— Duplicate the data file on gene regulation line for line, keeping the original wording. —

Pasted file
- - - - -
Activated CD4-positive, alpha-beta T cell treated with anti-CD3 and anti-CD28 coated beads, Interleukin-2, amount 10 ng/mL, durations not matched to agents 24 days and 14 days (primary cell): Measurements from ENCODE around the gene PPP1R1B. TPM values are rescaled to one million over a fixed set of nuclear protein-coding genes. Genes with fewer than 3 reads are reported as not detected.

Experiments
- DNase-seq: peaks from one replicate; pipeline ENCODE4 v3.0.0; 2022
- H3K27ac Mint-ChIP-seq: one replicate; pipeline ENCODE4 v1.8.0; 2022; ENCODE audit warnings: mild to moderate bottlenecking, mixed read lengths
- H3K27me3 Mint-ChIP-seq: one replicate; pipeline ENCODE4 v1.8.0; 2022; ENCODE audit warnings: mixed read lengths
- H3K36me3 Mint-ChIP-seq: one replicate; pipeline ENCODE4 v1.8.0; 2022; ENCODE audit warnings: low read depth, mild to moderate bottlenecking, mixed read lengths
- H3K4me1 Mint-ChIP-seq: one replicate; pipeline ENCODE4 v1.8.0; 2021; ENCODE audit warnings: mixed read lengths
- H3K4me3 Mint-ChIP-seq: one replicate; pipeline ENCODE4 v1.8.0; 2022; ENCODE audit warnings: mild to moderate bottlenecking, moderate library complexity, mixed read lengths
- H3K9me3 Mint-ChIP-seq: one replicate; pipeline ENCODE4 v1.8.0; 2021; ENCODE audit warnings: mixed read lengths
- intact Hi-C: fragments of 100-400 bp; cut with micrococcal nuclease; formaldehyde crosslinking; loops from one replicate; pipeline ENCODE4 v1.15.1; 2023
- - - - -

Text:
Activated CD4-positive, alpha-beta T cell treated with anti-CD3 and anti-CD28 coated beads, Interleukin-2, amount 10 ng/mL, durations not matched to agents 24 days and 14 days (primary cell): Measurements from ENCODE around the gene PPP1R1B. TPM values are rescaled to one million over a fixed set of nuclear protein-coding genes. Genes with fewer than 3 reads are reported as not detected.

Experiments
- DNase-seq: peaks from one replicate; pipeline ENCODE4 v3.0.0; 2022
- H3K27ac Mint-ChIP-seq: one replicate; pipeline ENCODE4 v1.8.0; 2022; ENCODE audit warnings: mild to moderate bottlenecking, mixed read lengths
- H3K27me3 Mint-ChIP-seq: one replicate; pipeline ENCODE4 v1.8.0; 2022; ENCODE audit warnings: mixed read lengths
- H3K36me3 Mint-ChIP-seq: one replicate; pipeline ENCODE4 v1.8.0; 2022; ENCODE audit warnings: low read depth, mild to moderate bottlenecking, mixed read lengths
- H3K4me1 Mint-ChIP-seq: one replicate; pipeline ENCODE4 v1.8.0; 2021; ENCODE audit warnings: mixed read lengths
- H3K4me3 Mint-ChIP-seq: one replicate; pipeline ENCODE4 v1.8.0; 2022; ENCODE audit warnings: mild to moderate bottlenecking, moderate library complexity, mixed read lengths
- H3K9me3 Mint-ChIP-seq: one replicate; pipeline ENCODE4 v1.8.0; 2021; ENCODE audit warnings: mixed read lengths
- intact Hi-C: fragments of 100-400 bp; cut with micrococcal nuclease; formaldehyde crosslinking; loops from one replicate; pipeline ENCODE4 v1.15.1; 2023